The pool of candidates that the Wizards need to consider with their first pick in the 2012 NBA Draft was reduced by at least one Tuesday. With New Orleans edging Golden State 83-81, Washington won't be able to match the Hornets' victory total and will finish the year with the second-worst record in the NBA.

That means the Wizards will have the second-best odds of winning the NBA draft lottery on May 30 and will pick no worse than fifth in the draft June 28 since the top three spots are determined by the lottery. With a worst-case scenario in mind, there are some big-name players almost certain to be available at No. 5 who shouldn't become Wizards:

Perry Jones III, PF, Baylor, and John Henson, PF, North Carolina » The best thing about the arrival of Nene, the emergence of Kevin Seraphin and even the incremental progress of Jan Vesely is that Washington shouldn't be tempted to bring in another project big man. With versatility, skill and length, the 6-foot-11 Jones and the 6-11 Henson both threaten to be top-10 choices who will help wherever they land. Jones is the poster for upside, and Henson averaged 10.1 and 9.9 rebounds the past two years. But neither player has a clear position in the NBA, and they also don't trump what the Wizards already have. Plus, the Wizards should have learned from the JaVale McGee experiment.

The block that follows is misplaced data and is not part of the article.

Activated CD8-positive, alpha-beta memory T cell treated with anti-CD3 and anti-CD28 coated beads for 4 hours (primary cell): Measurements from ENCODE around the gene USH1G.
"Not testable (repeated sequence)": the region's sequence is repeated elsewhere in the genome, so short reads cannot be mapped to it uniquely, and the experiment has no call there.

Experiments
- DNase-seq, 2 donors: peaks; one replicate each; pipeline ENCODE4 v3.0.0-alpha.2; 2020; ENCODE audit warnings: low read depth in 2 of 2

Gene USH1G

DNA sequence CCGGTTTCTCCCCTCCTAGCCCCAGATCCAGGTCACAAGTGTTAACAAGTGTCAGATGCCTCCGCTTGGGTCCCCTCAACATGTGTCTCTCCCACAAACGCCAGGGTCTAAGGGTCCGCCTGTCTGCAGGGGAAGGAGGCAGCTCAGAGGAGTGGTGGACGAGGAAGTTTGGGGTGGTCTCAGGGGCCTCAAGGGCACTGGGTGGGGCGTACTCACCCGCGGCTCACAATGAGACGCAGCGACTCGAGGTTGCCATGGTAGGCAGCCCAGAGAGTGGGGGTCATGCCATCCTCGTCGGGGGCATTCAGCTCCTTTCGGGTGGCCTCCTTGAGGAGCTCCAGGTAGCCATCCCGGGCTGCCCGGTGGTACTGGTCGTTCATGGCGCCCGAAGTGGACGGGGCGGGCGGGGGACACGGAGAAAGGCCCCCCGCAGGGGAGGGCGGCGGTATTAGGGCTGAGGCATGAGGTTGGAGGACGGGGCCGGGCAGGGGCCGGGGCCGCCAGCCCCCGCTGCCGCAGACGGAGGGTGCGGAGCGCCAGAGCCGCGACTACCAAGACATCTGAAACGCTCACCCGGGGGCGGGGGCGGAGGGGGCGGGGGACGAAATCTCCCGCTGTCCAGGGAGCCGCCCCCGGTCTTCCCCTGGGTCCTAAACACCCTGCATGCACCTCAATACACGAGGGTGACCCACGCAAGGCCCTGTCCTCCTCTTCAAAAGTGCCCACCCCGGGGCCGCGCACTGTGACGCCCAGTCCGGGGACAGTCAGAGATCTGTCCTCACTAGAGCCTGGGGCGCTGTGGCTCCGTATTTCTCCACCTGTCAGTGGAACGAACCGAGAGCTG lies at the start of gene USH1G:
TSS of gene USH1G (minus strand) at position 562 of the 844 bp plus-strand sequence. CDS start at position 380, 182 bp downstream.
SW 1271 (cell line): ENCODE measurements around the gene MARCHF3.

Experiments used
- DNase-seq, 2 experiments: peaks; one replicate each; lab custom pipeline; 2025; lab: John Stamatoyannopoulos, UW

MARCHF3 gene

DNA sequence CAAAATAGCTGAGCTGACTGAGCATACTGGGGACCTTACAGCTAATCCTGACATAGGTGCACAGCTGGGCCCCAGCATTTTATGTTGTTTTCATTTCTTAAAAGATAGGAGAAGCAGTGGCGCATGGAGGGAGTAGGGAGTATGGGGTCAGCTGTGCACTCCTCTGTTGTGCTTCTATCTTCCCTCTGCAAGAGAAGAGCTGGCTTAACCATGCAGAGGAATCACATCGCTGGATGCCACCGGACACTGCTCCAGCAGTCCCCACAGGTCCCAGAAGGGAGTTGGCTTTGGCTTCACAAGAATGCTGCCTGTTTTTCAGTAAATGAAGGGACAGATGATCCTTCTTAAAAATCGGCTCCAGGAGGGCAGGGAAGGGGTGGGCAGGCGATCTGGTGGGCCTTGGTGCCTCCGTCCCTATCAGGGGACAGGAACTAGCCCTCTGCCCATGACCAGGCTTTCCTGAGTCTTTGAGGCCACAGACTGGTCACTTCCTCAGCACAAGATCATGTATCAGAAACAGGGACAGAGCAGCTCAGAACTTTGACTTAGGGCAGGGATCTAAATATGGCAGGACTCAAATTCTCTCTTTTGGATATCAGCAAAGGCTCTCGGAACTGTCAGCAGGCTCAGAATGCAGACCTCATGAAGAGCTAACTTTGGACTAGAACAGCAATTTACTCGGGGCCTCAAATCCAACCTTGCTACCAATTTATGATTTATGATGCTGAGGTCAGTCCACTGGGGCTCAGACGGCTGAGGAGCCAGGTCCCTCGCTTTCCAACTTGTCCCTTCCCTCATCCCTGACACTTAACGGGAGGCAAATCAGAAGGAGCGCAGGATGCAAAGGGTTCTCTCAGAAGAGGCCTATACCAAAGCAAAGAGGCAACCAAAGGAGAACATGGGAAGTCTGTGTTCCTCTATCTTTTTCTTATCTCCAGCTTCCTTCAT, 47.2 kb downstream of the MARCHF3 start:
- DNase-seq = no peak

Jared Sullinger, PF/C, Ohio State » The 6-foot-9 Sullinger might have been a top-five pick if he had come out last year. This year he should narrowly miss out. Even though he's as polished as anyone at his position -- and the Wizards have been desperate for a rugged rebounder since, well, forever -- the NCAA tournament made it clear he's going to have trouble in the NBA against length.

Austin Rivers, SG, Duke » Rivers is going to be a star in the NBA. He's overflowing with confidence and charisma, and he's got the talent and pedigree to back it up. The Wizards already have their superstar in point guard John Wall (meaning no need for North Carolina's Kendall Marshall, either). What they need is a complementary elite scorer in the backcourt, not another main attraction.

- Craig Stouffer